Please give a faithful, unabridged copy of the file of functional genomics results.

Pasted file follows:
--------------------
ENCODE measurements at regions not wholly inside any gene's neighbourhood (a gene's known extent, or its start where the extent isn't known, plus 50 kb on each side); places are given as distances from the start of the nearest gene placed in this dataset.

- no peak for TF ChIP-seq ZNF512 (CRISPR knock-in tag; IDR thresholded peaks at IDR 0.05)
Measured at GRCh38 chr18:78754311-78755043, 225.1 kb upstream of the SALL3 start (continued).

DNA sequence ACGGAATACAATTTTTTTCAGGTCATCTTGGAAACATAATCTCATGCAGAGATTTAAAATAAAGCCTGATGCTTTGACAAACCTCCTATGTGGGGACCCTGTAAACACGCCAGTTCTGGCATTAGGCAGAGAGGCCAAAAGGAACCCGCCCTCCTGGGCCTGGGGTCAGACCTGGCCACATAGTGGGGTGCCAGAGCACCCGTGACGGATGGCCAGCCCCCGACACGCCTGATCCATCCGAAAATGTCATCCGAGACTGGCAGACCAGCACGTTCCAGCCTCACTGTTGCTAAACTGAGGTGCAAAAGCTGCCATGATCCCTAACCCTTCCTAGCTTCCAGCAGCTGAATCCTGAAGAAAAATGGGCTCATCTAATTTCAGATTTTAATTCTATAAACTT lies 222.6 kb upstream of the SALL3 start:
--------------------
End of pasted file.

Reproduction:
ENCODE measurements at regions not wholly inside any gene's neighbourhood (a gene's known extent, or its start where the extent isn't known, plus 50 kb on each side); places are given as distances from the start of the nearest gene placed in this dataset.

- no peak for TF ChIP-seq ZNF512 (CRISPR knock-in tag; IDR thresholded peaks at IDR 0.05)
Measured at GRCh38 chr18:78754311-78755043, 225.1 kb upstream of the SALL3 start (continued).

DNA sequence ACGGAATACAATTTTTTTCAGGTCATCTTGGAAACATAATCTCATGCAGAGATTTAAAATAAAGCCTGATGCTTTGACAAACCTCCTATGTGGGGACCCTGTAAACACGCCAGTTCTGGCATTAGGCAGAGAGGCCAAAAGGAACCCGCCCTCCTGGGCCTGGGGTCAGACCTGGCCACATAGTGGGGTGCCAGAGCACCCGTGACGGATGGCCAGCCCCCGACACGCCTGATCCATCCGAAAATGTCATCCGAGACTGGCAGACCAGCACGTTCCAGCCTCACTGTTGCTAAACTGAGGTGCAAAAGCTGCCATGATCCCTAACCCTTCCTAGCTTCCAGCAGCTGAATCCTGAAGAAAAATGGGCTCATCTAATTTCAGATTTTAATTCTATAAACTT lies 222.6 kb upstream of the SALL3 start: